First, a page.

Of the many firsts we never forget, we never forget our first job. My sophomore year of high school, it seemed like everyone was getting a job. Always among the youngest in my grade, I was jealous of my seemingly grown-up peers and their new after-school endeavors. Some were scooping frozen yogurt at TCBY. Some took CPR classes in preparation for summer lifeguarding. Some folded sweaters at the Gap. And me? Apparently I just wanted to sell enema to the elderly.

No seriously. Of all the products I scanned and bagged during my days at Eckerd, few stick out in my mind as more frequently purchased than Fleet Enema. And Depends undergarments. Many a middle-aged man and woman came into the store to purchase these humbling items for their elderly parents. They usually brought coupons with them, so I suppose the humiliation was two-fold. There would be the clipping of the coupon: ‘Honey! $2 off Depends!’ And then the actual in-store purchase, wherein the customer would pick up the items (in the appropriate size, no less) and sheepishly put them on the counter for all--including the smug cashier, yours truly--to see.

The thing I learned about older people, in general, was that they loved their coupons, and they took them rather seriously. I’ll never forget the man who came in one day armed with a stack of coupons, and about 12 bottles of Dawn dish detergent to match. Dawn was on sale that week, and with all the coupons, well, I can only assume this man was confident that at the end of the transaction, I’D be paying HIM money.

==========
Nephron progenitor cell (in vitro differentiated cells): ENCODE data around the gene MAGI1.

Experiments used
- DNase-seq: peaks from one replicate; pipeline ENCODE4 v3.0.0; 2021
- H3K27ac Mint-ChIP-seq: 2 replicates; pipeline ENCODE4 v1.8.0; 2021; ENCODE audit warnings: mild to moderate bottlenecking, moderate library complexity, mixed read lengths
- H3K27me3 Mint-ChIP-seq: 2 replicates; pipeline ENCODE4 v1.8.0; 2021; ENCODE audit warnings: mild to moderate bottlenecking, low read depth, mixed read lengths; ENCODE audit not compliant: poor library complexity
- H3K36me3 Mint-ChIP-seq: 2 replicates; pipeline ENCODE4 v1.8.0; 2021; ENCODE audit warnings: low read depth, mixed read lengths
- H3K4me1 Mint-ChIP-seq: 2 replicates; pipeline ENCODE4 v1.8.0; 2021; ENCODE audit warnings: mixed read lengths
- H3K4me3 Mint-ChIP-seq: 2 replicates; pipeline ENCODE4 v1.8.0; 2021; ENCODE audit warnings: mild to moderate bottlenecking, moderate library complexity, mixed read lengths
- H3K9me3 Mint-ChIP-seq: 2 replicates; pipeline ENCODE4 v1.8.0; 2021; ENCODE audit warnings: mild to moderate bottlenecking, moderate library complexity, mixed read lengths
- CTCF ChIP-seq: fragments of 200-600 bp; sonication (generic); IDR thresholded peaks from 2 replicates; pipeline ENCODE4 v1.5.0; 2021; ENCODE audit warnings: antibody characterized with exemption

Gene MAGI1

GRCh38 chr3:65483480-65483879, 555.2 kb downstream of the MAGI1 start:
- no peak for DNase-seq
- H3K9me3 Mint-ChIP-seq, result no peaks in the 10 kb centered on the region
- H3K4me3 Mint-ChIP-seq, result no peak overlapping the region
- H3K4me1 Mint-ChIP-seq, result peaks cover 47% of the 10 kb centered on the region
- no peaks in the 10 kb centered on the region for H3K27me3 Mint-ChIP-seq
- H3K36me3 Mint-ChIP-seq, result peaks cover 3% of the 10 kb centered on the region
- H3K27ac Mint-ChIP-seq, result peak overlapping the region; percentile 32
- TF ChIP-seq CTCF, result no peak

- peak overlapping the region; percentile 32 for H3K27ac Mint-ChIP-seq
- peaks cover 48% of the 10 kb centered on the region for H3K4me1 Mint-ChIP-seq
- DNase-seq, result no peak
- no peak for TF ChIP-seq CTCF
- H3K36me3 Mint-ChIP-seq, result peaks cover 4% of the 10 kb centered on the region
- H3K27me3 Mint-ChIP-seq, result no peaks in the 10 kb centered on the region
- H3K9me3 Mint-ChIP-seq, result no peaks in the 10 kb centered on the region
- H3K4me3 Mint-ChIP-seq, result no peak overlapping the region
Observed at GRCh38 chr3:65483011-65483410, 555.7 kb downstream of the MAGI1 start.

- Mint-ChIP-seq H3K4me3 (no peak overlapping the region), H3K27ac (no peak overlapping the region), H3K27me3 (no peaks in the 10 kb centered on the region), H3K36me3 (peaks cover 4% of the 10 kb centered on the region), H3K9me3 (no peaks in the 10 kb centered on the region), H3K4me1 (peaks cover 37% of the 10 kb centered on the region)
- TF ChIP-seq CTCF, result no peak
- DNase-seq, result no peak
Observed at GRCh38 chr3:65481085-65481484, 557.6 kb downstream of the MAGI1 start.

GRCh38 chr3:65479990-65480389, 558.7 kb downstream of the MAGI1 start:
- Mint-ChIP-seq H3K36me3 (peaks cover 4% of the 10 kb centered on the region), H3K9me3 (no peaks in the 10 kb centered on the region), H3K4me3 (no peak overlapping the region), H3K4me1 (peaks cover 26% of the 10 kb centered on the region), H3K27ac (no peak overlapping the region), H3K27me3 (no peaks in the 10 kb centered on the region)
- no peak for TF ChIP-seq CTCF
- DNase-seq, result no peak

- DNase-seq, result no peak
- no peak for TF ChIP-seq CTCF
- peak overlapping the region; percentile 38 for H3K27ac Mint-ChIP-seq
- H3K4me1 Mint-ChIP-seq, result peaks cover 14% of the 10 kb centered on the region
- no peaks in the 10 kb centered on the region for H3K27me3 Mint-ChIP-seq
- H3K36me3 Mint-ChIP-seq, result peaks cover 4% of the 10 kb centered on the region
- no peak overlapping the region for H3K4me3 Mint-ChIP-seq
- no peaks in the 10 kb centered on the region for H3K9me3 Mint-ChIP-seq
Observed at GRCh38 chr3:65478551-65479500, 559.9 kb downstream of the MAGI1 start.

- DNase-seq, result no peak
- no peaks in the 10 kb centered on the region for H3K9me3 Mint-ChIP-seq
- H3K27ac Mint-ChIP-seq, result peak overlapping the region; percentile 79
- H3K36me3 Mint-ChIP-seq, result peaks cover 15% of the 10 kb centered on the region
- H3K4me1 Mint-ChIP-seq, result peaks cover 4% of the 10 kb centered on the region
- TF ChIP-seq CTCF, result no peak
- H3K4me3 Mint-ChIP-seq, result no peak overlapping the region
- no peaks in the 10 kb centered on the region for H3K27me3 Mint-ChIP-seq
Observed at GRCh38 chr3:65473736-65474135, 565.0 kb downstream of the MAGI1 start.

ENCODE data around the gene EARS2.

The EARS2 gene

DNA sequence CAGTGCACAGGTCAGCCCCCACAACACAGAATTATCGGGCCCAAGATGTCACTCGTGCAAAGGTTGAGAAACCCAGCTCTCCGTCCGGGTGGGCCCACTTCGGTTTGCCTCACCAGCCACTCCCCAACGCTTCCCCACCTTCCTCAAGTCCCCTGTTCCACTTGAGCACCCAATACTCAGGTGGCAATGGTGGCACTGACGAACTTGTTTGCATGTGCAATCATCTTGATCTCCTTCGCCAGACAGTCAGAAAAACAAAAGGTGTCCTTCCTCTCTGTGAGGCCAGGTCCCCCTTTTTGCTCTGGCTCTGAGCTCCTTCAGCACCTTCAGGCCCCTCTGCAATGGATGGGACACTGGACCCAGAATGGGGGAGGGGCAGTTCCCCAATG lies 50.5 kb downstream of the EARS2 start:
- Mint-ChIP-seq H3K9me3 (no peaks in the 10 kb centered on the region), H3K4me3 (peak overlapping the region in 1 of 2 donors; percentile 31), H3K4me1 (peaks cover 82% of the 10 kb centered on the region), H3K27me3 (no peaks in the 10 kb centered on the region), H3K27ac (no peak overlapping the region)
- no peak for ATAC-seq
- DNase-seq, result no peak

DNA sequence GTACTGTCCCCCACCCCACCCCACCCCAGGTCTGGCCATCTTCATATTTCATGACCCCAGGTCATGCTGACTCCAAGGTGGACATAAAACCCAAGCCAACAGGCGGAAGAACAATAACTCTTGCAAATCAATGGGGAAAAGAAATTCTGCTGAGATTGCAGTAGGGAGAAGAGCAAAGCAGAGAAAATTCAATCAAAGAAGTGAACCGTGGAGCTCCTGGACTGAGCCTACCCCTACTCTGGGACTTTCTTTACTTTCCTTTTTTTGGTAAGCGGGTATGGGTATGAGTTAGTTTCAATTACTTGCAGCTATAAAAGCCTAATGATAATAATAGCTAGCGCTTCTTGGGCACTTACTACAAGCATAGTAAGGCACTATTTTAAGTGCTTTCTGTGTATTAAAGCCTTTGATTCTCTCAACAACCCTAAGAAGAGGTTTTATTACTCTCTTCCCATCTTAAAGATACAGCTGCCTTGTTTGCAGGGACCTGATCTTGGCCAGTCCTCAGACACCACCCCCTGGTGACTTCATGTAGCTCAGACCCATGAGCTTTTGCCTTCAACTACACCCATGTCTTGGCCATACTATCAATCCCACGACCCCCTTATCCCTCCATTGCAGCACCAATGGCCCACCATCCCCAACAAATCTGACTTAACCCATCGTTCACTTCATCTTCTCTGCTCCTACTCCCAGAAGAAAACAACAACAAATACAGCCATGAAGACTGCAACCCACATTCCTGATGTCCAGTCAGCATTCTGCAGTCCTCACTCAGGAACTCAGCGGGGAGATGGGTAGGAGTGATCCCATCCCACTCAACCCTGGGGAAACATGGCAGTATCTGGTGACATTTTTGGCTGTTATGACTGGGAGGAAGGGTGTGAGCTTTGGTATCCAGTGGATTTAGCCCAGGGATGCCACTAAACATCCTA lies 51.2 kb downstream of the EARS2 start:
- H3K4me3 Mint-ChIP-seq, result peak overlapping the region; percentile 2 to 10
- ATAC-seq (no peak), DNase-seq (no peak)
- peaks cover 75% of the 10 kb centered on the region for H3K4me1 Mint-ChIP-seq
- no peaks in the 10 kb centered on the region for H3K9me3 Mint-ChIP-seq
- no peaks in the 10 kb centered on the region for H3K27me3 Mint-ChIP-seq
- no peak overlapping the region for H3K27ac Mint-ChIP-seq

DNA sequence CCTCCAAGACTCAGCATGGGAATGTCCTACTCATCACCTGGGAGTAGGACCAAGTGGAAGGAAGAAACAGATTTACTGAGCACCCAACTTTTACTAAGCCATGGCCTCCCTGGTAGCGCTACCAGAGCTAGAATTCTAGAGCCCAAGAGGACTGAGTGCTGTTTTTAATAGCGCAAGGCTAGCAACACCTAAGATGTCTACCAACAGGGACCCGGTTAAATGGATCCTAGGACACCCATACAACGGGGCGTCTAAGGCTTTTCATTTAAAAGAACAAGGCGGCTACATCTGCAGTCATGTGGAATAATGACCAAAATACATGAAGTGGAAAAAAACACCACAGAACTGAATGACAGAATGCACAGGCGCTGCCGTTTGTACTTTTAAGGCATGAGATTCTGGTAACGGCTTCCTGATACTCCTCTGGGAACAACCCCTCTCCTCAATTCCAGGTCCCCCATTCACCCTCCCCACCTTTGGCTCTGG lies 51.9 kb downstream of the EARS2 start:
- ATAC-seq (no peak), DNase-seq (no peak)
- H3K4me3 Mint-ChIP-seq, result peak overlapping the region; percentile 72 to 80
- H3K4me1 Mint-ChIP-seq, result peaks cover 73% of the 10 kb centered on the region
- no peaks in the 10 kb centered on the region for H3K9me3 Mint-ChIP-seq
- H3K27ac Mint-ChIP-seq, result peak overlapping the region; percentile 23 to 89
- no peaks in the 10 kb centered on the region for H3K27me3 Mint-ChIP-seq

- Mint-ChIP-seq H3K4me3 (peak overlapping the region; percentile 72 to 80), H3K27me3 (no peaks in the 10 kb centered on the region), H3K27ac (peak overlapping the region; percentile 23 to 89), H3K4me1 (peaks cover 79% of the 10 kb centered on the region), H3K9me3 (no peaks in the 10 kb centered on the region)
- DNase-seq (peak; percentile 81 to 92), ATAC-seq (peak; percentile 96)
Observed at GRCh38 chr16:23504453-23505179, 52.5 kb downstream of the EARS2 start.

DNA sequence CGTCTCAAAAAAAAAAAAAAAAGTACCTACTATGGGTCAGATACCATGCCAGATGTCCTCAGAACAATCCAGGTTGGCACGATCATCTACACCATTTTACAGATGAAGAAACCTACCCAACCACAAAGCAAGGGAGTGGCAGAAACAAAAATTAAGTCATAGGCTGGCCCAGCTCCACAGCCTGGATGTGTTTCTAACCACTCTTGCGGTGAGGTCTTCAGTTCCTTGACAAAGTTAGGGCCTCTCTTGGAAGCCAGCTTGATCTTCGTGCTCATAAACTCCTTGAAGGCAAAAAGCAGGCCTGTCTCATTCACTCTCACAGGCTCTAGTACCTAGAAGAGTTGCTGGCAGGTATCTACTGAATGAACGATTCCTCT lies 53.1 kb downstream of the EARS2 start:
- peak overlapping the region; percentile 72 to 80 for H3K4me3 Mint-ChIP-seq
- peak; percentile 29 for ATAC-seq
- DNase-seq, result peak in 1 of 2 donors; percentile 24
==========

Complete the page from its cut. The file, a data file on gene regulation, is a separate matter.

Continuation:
He passed me his coupons after I’d scanned all the items. Right away I noticed they looked a little yellow, like a newspaper that’s been sitting out too long, or a book that’s been gathering dust in the attic. I took a closer look. The bottle of Dawn pictured on the coupon didn’t look like the ones on the counter. It looked like a version from a different decade. I checked for the date printed on the top of the coupon. Mysteriously, the date was missing! The coupons had been carefully clipped. This man was trying to cheat the system! With coupons that were easily 10 years old!

There were customers who would line up outside the store on weekend mornings before we opened at 9 a.m. Come rain, come winds, come winter, they’d be there. Let me tell you, there’s little power in the world more satisfying than being the cashier inside the store before it opens on a cold winter’s day. If I was feeling spiteful, I’d walk down the aisle closest to the door, and then just before reaching the door, I’d hang a sharp left and head for the register.

I recall wondering why these customers had to be there the very second the store opened. Worried you’re going to miss out on that 8-pack of Bounty? The 24-pack of Charmin? Even if you did, we offered rain checks. Would you believe some people actually accepted our rain check offer? And would then COME BACK two weeks later to redeem it?! They most certainly did.

There were some sanctimonious individuals who would wave the flyer in my face when they couldn’t find something.
‘YOUR flyer says Royal Butter cookies. I don’t see any Royal Butter Cookies.’
‘I’m sorry, ma’am. We’re all out.’